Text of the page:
Watching the fourth season Sanctuary episode "Fugue," I was again struck by the tradition of "musical episodes" in recent television series, especially those in the science fiction and fantasy genres.
This is usually discussed as having begun with the Buffy the Vampire Slayer episode "Once More, With Feeling" – but as has been the case with many a genre trope, Lexx did it first, with "Brigadoom." And pulled off a very tough act.
It is worth mentioning here that when the show started airing on the Sci-Fi Channel back in 2000 (with a handful of episodes plucked out of the second series, without regard to the show's development, or the season's story arc), I wasn't impressed with what I saw. Lexx was certainly . . . different. I was intrigued by some of the characters and concepts, but the episodes themselves didn't amount to much. When I saw the commercial for a musical episode, I was skeptical.
But that didn't last, and neither did my earlier skepticism about the show. "Brigadoom" (cowritten by show creator Paul Donovan, and the late Lex Gigeroff) didn't simply have a few of the lines sung instead of spoken (the way Fringe's "Brown Betty" did, for instance), but instead offered a full-blown musical which dramatized the back story of a central character, and presented a turning point in the season's story arc (which was itself a whopper, the title of its final episode, "End of the Universe," not being overstatement).1 It helped, too, that the songs were memorable.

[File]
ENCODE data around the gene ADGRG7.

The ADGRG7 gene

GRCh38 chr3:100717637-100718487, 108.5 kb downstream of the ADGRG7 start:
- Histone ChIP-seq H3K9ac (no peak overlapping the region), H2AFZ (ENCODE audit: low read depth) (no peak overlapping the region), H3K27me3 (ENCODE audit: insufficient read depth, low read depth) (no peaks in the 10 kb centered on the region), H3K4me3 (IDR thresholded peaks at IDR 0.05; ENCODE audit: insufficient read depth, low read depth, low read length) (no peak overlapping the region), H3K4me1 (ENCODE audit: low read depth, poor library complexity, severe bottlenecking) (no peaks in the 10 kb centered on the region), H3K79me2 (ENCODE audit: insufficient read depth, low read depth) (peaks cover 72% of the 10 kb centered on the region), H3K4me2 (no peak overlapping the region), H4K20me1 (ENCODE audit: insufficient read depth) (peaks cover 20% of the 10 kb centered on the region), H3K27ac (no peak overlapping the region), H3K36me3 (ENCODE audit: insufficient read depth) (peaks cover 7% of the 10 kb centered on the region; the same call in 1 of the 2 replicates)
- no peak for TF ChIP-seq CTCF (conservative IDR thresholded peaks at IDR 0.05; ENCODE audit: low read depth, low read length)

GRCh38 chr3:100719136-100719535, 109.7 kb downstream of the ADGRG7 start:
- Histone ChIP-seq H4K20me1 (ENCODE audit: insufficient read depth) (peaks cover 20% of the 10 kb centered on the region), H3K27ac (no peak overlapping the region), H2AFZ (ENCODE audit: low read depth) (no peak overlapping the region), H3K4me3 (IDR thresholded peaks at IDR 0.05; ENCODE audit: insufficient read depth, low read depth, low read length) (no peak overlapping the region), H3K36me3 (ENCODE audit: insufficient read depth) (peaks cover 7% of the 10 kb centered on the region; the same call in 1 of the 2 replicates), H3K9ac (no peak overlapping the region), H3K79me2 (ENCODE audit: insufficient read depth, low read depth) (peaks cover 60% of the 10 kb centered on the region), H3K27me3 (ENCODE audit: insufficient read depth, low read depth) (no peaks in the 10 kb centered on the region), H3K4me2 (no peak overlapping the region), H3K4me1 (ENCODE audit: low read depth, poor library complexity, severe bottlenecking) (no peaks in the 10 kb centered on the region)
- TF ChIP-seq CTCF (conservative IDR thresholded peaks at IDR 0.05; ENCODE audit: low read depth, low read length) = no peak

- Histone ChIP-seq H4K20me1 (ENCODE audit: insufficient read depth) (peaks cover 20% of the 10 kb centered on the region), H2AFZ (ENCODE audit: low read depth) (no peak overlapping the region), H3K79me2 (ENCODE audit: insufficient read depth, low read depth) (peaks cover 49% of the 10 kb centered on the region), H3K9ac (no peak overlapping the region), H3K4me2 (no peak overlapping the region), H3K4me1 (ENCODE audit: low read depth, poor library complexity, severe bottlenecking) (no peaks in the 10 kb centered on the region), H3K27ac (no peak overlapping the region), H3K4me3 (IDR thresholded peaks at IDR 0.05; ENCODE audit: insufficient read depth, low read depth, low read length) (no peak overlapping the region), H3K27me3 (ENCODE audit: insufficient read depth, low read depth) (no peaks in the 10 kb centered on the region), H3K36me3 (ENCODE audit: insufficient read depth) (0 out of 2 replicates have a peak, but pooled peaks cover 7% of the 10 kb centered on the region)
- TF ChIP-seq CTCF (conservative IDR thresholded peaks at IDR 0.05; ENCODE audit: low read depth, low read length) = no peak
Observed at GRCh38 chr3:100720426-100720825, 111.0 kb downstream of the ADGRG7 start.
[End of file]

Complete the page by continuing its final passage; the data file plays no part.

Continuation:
As the show's own writers have said in various interviews (mine included), the quality of the show varied wildly from one episode to another. "Brigadoom" was the show at its very best, which was great, and it has since been a fan favorite.
Alas, the achievement of cast and crew here has been overlooked in the general tendency to ignore or put down the show, which has been extreme, even compared with other TV space operas, toward which critics and audiences (hardcore fans aside) are famously ungenerous. Still, those writing about such episodes should remember that early moment in the history of television science fiction characters suddenly breaking out into song.
1. It is worth noting that this wasn't Lexx's first musical moment. The second part of the four-part miniseries that comprises series one, "Supernova" (which aired two years before "Brigadoom") also contains a brief but striking musical interlude.
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